The young man stands in the centre of the dusky room, scowling at the square of embossed card he holds in one hand. His dark hair is cropped to his ears, his jacket missing a button, and one sock is in danger of sliding down his calf. The room around suggests that he takes more care with housekeeping than he does with his appearance, but it also bears signs of regular use; worn floorboards around the large table in the centre, a locked cupboard against one wall with inlaid sigils of protection, and an entire wall of bookshelves containing well-thumbed books. In short, the rather worn young man matches his surroundings – although the scowl on his hawk-nosed face does not sit there lightly, and suggests that it is not as well-used as the rest of the man’s features.

“Well.” The light voice drifts into the room. “At least they were polite.”

“They are sending a car for me.” The young man’s lips shape the words almost absently. “They want to make sure I attend.”

“And you’re going to, of course,” the lighter voice says sharply as the young man sighs. “What did you do to come to their notice?”

“Nothing!” The young man casts the parchment at the table and watches as it drifts aimlessly onto the floor instead. “I have never even met Lady [X] or any of her family.” He bends to pick up the sheet. “Do you think she wants my services?”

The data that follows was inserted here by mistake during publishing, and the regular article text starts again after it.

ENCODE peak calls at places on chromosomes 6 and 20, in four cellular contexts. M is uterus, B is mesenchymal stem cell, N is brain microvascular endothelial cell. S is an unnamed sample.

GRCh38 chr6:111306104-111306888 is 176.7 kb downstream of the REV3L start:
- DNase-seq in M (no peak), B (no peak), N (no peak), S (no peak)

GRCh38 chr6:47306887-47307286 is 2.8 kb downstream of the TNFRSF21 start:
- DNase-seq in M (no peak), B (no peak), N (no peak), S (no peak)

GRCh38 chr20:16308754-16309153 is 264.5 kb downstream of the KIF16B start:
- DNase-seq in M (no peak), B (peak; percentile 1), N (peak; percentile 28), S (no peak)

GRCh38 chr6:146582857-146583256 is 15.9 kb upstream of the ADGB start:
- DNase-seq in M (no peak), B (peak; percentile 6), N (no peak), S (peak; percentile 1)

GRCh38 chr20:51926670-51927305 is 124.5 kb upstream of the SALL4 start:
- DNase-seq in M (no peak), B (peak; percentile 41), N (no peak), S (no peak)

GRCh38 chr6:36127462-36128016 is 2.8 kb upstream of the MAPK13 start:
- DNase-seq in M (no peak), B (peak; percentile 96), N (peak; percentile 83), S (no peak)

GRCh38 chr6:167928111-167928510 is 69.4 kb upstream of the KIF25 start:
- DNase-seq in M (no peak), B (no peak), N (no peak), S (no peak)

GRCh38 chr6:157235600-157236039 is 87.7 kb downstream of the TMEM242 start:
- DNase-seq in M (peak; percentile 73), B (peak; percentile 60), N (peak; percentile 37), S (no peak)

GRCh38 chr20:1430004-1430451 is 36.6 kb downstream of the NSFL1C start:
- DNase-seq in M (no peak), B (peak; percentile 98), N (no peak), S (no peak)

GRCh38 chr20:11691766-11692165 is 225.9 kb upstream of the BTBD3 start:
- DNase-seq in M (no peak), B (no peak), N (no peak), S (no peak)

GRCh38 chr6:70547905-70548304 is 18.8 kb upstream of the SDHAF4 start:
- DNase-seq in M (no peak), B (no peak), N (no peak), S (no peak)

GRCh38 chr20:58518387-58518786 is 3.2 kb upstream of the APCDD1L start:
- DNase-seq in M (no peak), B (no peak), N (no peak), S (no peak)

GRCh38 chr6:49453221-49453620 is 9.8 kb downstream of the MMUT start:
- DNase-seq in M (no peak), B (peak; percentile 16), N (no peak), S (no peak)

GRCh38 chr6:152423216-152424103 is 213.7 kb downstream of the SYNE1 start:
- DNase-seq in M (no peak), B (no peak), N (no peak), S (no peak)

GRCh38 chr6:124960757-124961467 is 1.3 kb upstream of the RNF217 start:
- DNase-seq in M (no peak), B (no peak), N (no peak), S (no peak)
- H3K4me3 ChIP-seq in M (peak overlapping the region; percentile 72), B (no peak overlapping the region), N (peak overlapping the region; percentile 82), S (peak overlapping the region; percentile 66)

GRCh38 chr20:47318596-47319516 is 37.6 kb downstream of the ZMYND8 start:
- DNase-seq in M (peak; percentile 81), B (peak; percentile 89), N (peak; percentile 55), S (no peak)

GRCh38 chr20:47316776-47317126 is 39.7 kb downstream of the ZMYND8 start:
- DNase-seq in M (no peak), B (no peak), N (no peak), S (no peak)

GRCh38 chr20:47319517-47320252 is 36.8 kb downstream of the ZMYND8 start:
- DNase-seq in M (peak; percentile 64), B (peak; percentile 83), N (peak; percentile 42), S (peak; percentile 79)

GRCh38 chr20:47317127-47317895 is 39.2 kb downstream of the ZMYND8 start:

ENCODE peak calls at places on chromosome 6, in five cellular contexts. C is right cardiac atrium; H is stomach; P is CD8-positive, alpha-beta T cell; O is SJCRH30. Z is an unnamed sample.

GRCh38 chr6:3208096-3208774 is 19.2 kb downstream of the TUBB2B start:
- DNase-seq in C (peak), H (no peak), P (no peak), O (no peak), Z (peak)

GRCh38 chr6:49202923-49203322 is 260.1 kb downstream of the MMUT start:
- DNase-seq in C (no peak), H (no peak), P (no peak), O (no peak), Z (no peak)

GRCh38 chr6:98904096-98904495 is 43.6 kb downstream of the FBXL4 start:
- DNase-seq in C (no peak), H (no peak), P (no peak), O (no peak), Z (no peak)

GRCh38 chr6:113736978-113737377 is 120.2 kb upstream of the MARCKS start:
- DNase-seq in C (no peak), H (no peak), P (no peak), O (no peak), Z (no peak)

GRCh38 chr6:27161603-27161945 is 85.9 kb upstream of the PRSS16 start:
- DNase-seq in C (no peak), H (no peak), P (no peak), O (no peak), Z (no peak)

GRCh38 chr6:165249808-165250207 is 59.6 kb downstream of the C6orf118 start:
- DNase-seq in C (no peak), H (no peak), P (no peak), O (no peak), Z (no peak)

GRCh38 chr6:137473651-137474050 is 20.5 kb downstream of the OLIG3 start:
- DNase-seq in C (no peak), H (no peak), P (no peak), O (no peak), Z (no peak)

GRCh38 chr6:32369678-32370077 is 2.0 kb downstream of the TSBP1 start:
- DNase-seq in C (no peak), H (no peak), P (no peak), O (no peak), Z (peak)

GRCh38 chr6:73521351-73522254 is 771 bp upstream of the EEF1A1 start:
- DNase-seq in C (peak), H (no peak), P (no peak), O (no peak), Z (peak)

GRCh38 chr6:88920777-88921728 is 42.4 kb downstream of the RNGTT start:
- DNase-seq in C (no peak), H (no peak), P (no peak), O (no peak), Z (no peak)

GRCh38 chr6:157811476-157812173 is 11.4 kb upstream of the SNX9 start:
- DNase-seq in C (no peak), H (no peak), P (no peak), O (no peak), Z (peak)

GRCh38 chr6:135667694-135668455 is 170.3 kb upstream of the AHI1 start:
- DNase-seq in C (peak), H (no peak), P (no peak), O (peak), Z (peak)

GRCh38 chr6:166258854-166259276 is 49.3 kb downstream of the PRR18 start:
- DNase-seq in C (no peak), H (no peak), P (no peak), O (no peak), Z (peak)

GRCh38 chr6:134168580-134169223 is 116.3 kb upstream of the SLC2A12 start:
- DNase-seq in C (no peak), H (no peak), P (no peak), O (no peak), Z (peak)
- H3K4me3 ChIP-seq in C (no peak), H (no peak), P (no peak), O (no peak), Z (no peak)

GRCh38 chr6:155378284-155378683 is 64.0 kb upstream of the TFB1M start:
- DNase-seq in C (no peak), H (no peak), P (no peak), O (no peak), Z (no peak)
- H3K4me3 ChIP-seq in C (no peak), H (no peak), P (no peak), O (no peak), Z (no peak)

“It’s a social call,” the lighter voice says thoughtfully.

The young man straightens and drops the invite on the table, catching the corner with one finger as it drifts again. “An invitation to afternoon tea does not exclude her talking business.”

“Then she has disposed of someone, and requires you to speak with them.”

“Sister!” The young man frowned. “I beg you, do not speak in such terms.”

~

I will be one of the first to admit that my brother is useless in most matters except necromancy, in which he fortunately displays a talent that surpassed – and surpasses – my own. However, in matters of society, etiquette, and – dare I say – the heart, he is something of a fool. The matter of the invitation from Lady [X] was no exception.

He failed to open the invite when handed the envelope from the postman, and instead stood, staring with a most gormless expression on his face, as if the parchment itself would tell him what was contained within.

“Are you not going to open it?” I asked, with some acidity.

He did so, thankfully without further chiding, and we perused the contents. An invitation, by Lady [X], to afternoon tea no less!

“Well, you must attend,” I prompted after a minute of silence.

“What do you think she wants?”